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  • Risk of De Novo Aneurysm Formation in Patients Before Obliteration of Brain Arteriovenous Malformations (AVMs)

    Final Number:
    371

    Authors:
    Alice L Hung BA; Taylor Elise Purvis BA; Wuyang Yang MD, MS; Tomas Garzon-Muvdi MD MS; Justin M. Caplan MD; Geoffrey P. Colby MD, PhD, FAANS; Alexander L. Coon MD; Rafael Jesus Tamargo MD; Judy Huang MD

    Study Design:
    Other

    Subject Category:

    Meeting: Congress of Neurological Surgeons 2017 Annual Meeting

    Introduction: The risk of de novo aneurysm formation is presumed to increase because of increased arterial flow in brain AVMs. Little evidence to-date has been presented regarding the risk of aneurysmal formation under the influence of a concurrent AVM. We aim to determine this risk using our institutional data.

    Methods: Retrospective review of brain AVM patients evaluated at our institution from 1990-2015 was performed. Demographic and baseline characteristics were examined. De novo aneurysm was defined as new aneurysm diagnosis after initial angiographic characterization of AVM. Exposure intervals were censored until obliteration for treated patients and last follow-up for untreated patients. All de novo aneurysms detected during the censored interval were captured, and the annual rate of de novo aneurysm formation was calculated.

    Results: A total of 672 AVM patients with complete information were included. Overall age was 37.3 years(44.5% male), and overall size of AVM was 3.1 cm. Six patients(0.9%) with 8 de novo aneurysms were found in this cohort. In these six patients, the average age was 46.9 years, with 50.0% males. The average AVM size was 4.1cm (range: 3-8cm). Two patients had presented with AVM hemorrhage, and the most common presenting symptom was seizure(50.0%). Most patients underwent radiosurgery(83.3%). Four(66.7%) patients were diagnosed with de novo aneurysms after first AVM treatment. Six aneurysms(75.0%) were prenidal in location. The average aneurysm size at detection was 4.66mm. Only one patient received treatment specifically for the aneurysm, which was surgically obliterated. The total non-obliterated interval for AVM was 3811.47 years, and the calculated annual rate of de novo aneurysm formation was 0.21%.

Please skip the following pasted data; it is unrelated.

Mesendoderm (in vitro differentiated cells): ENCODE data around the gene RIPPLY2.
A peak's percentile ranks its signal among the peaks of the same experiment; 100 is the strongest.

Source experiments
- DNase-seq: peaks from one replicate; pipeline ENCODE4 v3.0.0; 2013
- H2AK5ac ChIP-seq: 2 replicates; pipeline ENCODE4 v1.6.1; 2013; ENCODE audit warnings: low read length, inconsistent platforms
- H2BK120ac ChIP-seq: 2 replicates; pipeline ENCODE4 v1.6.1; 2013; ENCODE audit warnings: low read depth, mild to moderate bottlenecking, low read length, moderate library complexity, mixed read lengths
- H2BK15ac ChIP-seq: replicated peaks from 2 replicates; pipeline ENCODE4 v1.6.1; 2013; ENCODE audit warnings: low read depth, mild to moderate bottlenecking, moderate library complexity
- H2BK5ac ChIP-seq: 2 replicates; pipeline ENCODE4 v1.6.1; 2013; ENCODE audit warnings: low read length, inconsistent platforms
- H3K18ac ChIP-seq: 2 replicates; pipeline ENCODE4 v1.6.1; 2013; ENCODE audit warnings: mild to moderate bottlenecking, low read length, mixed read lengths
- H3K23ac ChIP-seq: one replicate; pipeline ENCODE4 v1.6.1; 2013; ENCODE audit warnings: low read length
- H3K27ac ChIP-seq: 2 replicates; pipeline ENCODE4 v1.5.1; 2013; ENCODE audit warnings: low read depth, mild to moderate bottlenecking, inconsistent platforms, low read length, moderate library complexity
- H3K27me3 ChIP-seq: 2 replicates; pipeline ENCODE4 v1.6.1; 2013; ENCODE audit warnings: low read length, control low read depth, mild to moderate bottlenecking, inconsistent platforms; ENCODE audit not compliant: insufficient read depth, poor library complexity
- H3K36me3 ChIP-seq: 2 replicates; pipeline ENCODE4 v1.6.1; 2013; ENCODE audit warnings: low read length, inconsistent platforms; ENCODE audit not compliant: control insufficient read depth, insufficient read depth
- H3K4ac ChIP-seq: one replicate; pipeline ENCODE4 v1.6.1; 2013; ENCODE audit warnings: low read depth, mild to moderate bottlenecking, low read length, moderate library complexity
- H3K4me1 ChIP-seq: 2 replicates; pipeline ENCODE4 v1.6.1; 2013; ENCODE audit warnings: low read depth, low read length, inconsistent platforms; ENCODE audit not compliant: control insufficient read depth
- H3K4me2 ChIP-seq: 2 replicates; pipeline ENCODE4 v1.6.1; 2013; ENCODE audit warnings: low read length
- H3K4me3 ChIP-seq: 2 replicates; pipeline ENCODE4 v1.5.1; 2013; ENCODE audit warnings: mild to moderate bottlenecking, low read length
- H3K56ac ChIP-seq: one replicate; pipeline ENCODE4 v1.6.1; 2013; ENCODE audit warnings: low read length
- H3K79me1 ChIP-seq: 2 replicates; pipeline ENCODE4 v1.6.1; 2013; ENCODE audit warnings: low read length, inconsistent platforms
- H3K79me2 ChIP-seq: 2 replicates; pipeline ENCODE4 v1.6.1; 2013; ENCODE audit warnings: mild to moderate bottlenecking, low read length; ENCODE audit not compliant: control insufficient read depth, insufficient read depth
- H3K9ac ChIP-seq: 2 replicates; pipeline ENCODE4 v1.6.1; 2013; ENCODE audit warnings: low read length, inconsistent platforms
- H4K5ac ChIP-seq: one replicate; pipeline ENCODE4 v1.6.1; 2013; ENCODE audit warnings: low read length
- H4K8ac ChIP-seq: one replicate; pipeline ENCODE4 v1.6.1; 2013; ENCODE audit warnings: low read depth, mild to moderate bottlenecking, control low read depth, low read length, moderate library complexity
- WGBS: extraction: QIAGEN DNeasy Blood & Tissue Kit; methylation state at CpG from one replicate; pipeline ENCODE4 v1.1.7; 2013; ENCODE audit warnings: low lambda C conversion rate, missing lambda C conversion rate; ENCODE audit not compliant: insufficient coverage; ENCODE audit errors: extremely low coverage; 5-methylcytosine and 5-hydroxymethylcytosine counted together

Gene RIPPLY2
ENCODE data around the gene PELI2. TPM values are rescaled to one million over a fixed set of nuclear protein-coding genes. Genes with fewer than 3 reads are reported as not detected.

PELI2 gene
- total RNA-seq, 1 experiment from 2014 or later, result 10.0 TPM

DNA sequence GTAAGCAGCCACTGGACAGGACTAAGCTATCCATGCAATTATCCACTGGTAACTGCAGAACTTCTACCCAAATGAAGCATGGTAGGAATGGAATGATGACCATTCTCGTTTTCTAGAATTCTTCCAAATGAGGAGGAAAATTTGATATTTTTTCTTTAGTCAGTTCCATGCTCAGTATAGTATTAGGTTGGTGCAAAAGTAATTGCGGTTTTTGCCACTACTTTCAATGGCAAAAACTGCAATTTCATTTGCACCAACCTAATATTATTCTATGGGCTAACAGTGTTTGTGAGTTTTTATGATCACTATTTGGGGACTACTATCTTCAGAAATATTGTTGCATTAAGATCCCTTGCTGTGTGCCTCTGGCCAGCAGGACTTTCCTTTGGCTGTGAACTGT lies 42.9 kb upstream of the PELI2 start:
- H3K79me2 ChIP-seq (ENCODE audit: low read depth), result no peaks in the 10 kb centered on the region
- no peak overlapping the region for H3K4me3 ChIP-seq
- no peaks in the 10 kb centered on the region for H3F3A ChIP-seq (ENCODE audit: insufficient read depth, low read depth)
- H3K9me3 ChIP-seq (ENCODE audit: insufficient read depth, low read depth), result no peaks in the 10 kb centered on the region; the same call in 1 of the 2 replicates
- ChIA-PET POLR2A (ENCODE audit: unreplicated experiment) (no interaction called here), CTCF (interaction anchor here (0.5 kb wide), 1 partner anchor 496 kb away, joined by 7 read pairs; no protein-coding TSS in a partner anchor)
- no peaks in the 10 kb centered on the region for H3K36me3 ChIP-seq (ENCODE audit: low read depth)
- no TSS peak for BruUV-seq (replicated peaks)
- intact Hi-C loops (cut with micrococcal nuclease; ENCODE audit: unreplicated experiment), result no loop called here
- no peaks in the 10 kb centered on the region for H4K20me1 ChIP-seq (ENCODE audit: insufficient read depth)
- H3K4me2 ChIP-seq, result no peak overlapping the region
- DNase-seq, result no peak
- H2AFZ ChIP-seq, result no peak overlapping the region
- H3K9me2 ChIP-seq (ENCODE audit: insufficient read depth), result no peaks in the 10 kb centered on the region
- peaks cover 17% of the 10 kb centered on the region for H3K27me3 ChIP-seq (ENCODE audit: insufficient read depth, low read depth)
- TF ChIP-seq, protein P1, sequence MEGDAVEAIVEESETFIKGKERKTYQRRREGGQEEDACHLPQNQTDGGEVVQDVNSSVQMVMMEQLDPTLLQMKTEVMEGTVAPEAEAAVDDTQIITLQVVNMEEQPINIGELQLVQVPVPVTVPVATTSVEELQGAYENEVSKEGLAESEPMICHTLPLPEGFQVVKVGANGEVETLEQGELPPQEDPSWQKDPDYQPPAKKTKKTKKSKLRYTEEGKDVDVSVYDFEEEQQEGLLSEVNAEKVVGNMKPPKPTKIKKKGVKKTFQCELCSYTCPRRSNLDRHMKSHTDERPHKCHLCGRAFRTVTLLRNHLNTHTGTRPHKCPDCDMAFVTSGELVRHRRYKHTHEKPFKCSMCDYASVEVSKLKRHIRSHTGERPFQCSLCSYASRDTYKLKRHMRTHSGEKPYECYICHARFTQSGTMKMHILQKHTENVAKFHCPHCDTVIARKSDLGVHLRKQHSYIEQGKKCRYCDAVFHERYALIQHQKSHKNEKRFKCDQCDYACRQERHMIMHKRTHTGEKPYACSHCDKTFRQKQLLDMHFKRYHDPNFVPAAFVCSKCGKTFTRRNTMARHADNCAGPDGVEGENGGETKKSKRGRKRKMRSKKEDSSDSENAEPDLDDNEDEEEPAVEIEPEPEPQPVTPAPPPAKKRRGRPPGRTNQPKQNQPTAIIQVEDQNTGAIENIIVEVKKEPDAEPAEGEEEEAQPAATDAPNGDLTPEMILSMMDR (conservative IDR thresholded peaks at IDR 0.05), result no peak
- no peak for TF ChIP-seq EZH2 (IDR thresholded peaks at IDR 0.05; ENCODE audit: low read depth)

Conclusions: The annual risk of de novo aneurysm formation was relatively low at 0.21%, despite having concurrent AVMs. Most of these aneurysms were prenidal. Patients developing de novo aneurysms were older in general and more likely to have larger AVMs.

    Patient Care: The rate of de novo aneurysm is characterized in this study, which will improve our understanding of disease progression to better target follow-up monitoring and treatment strategies for AVMs

    Learning Objectives: By the conclusion of this session, participants should be able to: 1. Appreciate the risk of de novo aneurysm formation in patients with AVMs 2. Understand the baseline factors associated with de novo aneurysm formation 3. Appreciate characteristics of de novo aneurysms

    References:

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